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Fighting Under The Rainbow Flag


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Fighting Under The Rainbow Flag

by Peter Moore 365Gay.com, London Bureau

Posted: August 26, 2005 5:00 pm ET

(London) They fight side by side in Iraq. They win some battles and lose others. Both armies are desperately trying to bolster troop strength. But, the way the US and the British military are going about finding new recruits shows the marked differences between their cultures.

This weekend, the British Army, Air Force and Navy will be marching in Manchester's Gay Pride Parade in a bid to encourage gays and lesbians to enlist. A recruitment booth will be set up in the city's gay neighborhood where the Army will tell prospective recruits about partner benefits and couple's housing.

"I think it's great the army is coming,'' said festival director Claire Turner. "They're showing that they welcome gay people and the army is something gay people can be interested in.''

Lt.-Col. Leanda Pitt, who commands recruiting efforts for the army in and around Manchester, said the parade was an opportunity to try and find new personnel.

"As far as the army is concerned, sexual orientation is a private matter and we are intending to promote the benefits a career in the army can bring,'' Pitt said. "Over the three days we will be able to reach a large audience and also enjoy the atmosphere that the festival brings to the city.''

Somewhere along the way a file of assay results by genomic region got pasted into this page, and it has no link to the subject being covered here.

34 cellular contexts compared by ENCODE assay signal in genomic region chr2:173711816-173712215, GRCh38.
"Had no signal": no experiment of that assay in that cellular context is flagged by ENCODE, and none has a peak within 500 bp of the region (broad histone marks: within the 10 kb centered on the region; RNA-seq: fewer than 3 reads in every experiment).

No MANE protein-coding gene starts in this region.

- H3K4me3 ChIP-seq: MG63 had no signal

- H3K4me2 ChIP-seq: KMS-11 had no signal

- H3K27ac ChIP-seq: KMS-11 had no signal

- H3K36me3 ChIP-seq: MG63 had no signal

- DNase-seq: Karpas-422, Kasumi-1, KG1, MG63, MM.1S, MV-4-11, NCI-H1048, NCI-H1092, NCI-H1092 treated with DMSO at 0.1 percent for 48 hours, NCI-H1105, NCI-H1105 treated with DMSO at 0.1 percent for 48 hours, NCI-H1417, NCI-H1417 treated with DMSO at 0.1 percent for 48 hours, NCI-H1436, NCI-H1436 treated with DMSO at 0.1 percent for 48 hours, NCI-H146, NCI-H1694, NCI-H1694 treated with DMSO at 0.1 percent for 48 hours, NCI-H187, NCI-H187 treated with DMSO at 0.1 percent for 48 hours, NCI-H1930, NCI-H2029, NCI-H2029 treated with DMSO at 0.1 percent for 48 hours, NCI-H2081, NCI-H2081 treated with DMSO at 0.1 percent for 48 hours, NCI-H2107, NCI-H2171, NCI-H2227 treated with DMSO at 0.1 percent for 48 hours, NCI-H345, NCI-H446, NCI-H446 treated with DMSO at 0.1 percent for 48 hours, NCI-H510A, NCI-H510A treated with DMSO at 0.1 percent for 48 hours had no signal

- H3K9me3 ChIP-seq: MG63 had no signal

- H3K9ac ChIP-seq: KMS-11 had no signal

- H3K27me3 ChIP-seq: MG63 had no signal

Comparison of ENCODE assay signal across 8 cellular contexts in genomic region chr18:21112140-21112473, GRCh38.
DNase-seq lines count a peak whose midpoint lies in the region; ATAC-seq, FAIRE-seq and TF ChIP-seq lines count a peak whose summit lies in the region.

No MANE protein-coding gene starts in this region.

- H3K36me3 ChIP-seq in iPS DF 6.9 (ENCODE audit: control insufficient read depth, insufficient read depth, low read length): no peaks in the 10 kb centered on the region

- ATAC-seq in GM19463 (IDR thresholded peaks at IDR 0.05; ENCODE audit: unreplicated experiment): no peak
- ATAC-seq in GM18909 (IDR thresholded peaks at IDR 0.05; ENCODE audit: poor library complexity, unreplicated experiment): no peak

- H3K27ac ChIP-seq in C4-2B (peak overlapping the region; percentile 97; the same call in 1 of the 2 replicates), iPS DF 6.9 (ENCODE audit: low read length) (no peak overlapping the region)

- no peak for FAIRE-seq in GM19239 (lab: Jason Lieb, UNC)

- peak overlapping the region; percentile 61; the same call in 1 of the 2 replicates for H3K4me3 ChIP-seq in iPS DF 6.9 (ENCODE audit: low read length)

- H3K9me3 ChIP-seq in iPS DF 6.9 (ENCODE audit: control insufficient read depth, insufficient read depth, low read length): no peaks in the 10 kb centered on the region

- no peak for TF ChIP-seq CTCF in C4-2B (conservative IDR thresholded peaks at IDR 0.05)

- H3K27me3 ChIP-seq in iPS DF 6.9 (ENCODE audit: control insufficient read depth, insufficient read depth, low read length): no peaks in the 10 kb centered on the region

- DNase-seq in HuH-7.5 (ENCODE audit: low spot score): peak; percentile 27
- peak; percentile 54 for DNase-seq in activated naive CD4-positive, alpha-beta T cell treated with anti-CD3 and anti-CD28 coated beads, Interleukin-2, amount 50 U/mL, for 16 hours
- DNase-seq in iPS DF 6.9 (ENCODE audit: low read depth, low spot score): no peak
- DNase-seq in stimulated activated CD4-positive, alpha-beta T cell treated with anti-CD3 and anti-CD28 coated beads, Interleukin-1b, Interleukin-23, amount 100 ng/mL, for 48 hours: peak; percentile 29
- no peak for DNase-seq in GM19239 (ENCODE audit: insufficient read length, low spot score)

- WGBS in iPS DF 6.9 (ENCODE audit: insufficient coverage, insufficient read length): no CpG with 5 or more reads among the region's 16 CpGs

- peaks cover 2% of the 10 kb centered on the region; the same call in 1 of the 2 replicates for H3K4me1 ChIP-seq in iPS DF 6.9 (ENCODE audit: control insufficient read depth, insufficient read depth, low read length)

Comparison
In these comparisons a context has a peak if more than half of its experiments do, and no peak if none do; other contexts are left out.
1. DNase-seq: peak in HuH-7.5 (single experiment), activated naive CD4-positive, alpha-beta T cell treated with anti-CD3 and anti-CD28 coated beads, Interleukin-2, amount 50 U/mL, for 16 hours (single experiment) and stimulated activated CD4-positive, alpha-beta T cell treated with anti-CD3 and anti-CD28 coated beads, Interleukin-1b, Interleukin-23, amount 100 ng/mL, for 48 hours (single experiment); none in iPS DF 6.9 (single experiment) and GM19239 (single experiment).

The festival, which runs from Friday through Sunday, is expected to draw 45,000 people.

The British government lifted a ban on gays serving in the armed forces in 2000 after the European Court of Human Rights ruled that the restriction was a violation of human rights.

The British soldiers will be joined by their peers in the Royal Air Force, organizers said. Twenty RAF personnel will attend and have a float featuring the cockpit of a plane planned for the parade.

In the United States, out gays are not permitted in the military. A decade ago President Bill Clinton signed 'don't ask, don't tell' a law which while maintaining the gay ban forbade the military from probing into the private lives of soldiers suspected of being gay. But, if a servicemember's sexuality became known in other ways - including that person outing themself - he or she could be drummed out of the service.

Under 'don't ask, don't tell' more than 10,000 service members have been discharged over the last 10 years under the policy according to statistics from the Servicemembers Legal Defense Network.

A February report by the Government Accounting Office shows that don’t ask, don’t tell' has cost taxpayers more than $200 million.

Legislation to repeal 'don’t ask, don’t tell' was introduced in Congress in March. (story)

©365Gay.com 2005

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